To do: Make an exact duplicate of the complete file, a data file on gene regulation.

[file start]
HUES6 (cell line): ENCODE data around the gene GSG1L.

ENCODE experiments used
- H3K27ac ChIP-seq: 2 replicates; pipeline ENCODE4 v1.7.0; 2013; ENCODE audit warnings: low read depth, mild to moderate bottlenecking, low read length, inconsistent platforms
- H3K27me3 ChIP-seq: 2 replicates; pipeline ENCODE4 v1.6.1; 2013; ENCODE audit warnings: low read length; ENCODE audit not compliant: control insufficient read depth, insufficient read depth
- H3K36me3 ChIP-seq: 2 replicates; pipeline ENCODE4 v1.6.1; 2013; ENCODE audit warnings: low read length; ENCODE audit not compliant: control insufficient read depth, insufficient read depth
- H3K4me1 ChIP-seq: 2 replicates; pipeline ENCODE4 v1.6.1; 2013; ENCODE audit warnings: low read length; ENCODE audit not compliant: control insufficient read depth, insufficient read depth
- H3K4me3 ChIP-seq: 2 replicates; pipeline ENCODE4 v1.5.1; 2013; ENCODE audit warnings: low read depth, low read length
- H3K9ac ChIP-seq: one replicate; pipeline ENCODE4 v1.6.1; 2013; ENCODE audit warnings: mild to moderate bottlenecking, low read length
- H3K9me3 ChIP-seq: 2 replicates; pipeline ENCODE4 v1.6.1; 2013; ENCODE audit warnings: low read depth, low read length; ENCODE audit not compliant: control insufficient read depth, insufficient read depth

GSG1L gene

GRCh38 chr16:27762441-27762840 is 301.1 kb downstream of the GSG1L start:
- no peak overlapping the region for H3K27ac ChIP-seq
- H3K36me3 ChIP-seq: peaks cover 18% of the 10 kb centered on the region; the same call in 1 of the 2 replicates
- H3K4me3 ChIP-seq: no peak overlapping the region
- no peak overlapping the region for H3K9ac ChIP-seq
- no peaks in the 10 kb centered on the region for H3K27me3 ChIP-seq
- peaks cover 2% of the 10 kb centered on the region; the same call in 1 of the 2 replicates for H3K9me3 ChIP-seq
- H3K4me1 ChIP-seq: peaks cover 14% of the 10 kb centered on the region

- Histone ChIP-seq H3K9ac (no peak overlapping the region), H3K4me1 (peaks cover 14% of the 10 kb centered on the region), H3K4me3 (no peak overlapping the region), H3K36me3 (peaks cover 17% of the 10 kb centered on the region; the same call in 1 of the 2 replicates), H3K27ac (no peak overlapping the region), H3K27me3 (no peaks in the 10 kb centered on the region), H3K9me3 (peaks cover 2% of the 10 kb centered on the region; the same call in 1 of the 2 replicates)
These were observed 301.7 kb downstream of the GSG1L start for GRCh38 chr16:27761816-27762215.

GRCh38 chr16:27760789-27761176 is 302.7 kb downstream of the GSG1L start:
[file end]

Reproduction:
HUES6 (cell line): ENCODE data around the gene GSG1L.

ENCODE experiments used
- H3K27ac ChIP-seq: 2 replicates; pipeline ENCODE4 v1.7.0; 2013; ENCODE audit warnings: low read depth, mild to moderate bottlenecking, low read length, inconsistent platforms
- H3K27me3 ChIP-seq: 2 replicates; pipeline ENCODE4 v1.6.1; 2013; ENCODE audit warnings: low read length; ENCODE audit not compliant: control insufficient read depth, insufficient read depth
- H3K36me3 ChIP-seq: 2 replicates; pipeline ENCODE4 v1.6.1; 2013; ENCODE audit warnings: low read length; ENCODE audit not compliant: control insufficient read depth, insufficient read depth
- H3K4me1 ChIP-seq: 2 replicates; pipeline ENCODE4 v1.6.1; 2013; ENCODE audit warnings: low read length; ENCODE audit not compliant: control insufficient read depth, insufficient read depth
- H3K4me3 ChIP-seq: 2 replicates; pipeline ENCODE4 v1.5.1; 2013; ENCODE audit warnings: low read depth, low read length
- H3K9ac ChIP-seq: one replicate; pipeline ENCODE4 v1.6.1; 2013; ENCODE audit warnings: mild to moderate bottlenecking, low read length
- H3K9me3 ChIP-seq: 2 replicates; pipeline ENCODE4 v1.6.1; 2013; ENCODE audit warnings: low read depth, low read length; ENCODE audit not compliant: control insufficient read depth, insufficient read depth

GSG1L gene

GRCh38 chr16:27762441-27762840 is 301.1 kb downstream of the GSG1L start:
- no peak overlapping the region for H3K27ac ChIP-seq
- H3K36me3 ChIP-seq: peaks cover 18% of the 10 kb centered on the region; the same call in 1 of the 2 replicates
- H3K4me3 ChIP-seq: no peak overlapping the region
- no peak overlapping the region for H3K9ac ChIP-seq
- no peaks in the 10 kb centered on the region for H3K27me3 ChIP-seq
- peaks cover 2% of the 10 kb centered on the region; the same call in 1 of the 2 replicates for H3K9me3 ChIP-seq
- H3K4me1 ChIP-seq: peaks cover 14% of the 10 kb centered on the region

- Histone ChIP-seq H3K9ac (no peak overlapping the region), H3K4me1 (peaks cover 14% of the 10 kb centered on the region), H3K4me3 (no peak overlapping the region), H3K36me3 (peaks cover 17% of the 10 kb centered on the region; the same call in 1 of the 2 replicates), H3K27ac (no peak overlapping the region), H3K27me3 (no peaks in the 10 kb centered on the region), H3K9me3 (peaks cover 2% of the 10 kb centered on the region; the same call in 1 of the 2 replicates)
These were observed 301.7 kb downstream of the GSG1L start for GRCh38 chr16:27761816-27762215.

GRCh38 chr16:27760789-27761176 is 302.7 kb downstream of the GSG1L start: